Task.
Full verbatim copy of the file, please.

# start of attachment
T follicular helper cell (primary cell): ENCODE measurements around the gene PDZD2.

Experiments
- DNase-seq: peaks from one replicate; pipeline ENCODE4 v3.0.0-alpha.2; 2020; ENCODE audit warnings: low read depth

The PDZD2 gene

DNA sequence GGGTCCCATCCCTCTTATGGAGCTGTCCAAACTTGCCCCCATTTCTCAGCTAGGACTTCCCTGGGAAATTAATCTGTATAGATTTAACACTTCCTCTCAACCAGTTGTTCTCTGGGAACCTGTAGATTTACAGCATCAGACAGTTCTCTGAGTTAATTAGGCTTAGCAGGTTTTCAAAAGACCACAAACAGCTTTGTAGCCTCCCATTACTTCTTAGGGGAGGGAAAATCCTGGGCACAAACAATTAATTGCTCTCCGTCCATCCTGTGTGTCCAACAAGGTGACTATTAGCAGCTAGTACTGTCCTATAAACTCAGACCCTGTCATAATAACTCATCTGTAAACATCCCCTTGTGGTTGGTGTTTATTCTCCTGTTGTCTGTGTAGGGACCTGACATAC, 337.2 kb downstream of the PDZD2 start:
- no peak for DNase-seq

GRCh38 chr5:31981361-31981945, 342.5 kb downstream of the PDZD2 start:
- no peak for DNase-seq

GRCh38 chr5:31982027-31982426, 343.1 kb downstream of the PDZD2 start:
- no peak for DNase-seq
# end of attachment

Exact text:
T follicular helper cell (primary cell): ENCODE measurements around the gene PDZD2.

Experiments
- DNase-seq: peaks from one replicate; pipeline ENCODE4 v3.0.0-alpha.2; 2020; ENCODE audit warnings: low read depth

The PDZD2 gene

DNA sequence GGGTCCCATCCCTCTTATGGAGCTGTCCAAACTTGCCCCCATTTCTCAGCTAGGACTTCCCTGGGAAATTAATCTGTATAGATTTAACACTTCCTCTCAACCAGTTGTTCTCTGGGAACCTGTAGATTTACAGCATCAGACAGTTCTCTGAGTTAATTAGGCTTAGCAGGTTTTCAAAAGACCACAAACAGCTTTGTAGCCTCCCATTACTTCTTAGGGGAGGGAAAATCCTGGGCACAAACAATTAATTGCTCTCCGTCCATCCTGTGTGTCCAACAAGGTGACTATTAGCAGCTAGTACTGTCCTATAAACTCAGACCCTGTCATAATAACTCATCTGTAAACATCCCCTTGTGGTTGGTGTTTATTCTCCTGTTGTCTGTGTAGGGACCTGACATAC, 337.2 kb downstream of the PDZD2 start:
- no peak for DNase-seq

GRCh38 chr5:31981361-31981945, 342.5 kb downstream of the PDZD2 start:
- no peak for DNase-seq

GRCh38 chr5:31982027-31982426, 343.1 kb downstream of the PDZD2 start:
- no peak for DNase-seq